In response to Pakistan's offer to arrange a meeting between Indian convicted spy-terrorist Kulbhushan Jhadav with his wife, the Indian government has sought permission for his mother to also have a meeting with her son, government sources said.
Islamabad last week took New Delhi by surprise by offering a meeting between Jadhav and his wife and it took a week for the latter to respond to the gesture, which Pakistan had said was on humanitarian grounds and as per "Islamic traditions and jurisprudence".
On April 10, 2017, Jadhav was sentenced to death by a Field General Court Martial (FGCM) in Pakistan.
India has appealed to the court to impose emergency measures for Jadhav's execution to be suspended until the legal battle in Hague concludes, while also accusing Pakistan of violating the Vienna Convention by failing to provide him with consular access and for being in breach of worldwide human rights law. Pakistan's offer comes days before it has to file a response in the ICJ in response to India's petition. The move came months after New Delhi requested Islamabad to allow Jadhav's mother to meet him on humanitarian grounds. However, there was no confirmation available from the Indian side.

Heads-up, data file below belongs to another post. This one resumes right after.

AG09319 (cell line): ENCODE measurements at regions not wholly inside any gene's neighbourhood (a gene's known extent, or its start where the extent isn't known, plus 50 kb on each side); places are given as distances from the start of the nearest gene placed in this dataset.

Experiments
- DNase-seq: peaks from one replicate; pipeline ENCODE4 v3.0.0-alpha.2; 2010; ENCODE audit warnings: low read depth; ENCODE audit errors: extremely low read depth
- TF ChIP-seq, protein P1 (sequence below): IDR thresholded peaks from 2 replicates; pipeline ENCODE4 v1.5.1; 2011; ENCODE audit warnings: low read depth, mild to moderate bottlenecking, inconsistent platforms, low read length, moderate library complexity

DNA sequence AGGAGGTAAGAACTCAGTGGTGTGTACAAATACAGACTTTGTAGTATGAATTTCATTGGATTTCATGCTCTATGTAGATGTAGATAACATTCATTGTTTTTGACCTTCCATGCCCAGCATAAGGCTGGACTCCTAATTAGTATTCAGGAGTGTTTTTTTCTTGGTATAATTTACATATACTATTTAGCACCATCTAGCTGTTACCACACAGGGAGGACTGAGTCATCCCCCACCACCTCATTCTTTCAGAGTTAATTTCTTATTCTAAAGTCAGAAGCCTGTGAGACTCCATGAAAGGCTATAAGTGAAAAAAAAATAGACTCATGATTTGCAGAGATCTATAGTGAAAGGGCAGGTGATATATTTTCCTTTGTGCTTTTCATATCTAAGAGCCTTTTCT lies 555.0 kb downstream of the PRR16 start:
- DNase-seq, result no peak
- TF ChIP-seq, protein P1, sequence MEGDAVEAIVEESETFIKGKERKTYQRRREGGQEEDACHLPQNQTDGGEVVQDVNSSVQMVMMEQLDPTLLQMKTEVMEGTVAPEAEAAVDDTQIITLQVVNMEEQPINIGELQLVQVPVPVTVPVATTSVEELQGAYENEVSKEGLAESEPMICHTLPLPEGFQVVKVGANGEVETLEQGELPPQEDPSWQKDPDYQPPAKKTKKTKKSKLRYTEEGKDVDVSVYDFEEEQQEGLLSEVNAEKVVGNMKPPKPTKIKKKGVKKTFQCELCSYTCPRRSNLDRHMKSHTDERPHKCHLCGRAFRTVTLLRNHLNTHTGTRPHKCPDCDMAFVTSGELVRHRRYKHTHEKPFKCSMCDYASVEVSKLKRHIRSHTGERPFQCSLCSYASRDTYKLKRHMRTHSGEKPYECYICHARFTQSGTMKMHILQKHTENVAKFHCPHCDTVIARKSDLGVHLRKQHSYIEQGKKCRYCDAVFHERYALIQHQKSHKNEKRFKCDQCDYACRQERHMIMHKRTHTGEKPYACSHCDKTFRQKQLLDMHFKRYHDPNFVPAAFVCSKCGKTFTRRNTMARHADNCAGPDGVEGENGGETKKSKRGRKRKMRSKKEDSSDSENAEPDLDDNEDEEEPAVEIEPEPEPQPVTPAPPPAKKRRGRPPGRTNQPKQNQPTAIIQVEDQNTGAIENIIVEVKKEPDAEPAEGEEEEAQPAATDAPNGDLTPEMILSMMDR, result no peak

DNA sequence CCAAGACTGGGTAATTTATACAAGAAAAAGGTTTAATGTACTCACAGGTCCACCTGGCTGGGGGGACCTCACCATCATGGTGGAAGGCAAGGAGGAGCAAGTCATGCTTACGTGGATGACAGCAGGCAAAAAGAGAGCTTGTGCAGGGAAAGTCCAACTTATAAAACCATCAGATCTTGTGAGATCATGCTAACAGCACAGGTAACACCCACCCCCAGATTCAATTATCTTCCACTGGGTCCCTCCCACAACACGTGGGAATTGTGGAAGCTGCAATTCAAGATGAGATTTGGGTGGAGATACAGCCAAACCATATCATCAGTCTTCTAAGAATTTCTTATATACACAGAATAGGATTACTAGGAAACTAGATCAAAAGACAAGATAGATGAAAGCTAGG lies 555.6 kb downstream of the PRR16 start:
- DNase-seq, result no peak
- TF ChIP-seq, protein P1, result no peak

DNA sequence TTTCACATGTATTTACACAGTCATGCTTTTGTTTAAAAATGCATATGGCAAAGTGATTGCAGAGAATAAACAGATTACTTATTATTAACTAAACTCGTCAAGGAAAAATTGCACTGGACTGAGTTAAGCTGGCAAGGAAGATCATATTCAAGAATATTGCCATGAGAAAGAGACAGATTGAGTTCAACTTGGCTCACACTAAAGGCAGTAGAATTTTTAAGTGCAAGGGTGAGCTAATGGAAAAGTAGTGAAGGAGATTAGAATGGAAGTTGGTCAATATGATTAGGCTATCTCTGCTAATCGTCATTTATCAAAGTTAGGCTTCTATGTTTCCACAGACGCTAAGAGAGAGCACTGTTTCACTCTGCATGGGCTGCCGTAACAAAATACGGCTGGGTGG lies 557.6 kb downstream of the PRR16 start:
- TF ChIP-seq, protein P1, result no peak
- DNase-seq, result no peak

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Any citizen who wishes to exercise their right to freedom of speech must not inconvenience other citizens, the court said. Therefore, he said, now there was no justification for any sit-in to protest this issue.
Some media reports have linked Pakistan's offer to the quiet efforts by the US.
Nonetheless, Pakistan's decision to allow the Indian spy to meet his wife might have been a result of a hushed meeting between the two countries in connection with the issue. India has warned Pakistan of consequences and damage to bilateral ties if the execution, which it described as "premeditated murder", was carried out. "Indian reply to Pakistan's humanitarian offer for Commander Jadhav received & is being considered", he tweeted.
Jadhav's mother, it should be recalled, had earlier submitted a petition against her son's death sentence and had also pleaded to the federal government to intervene for his release. Later Pakistan had refused to give India the permission to gain consular access to the Indian spy.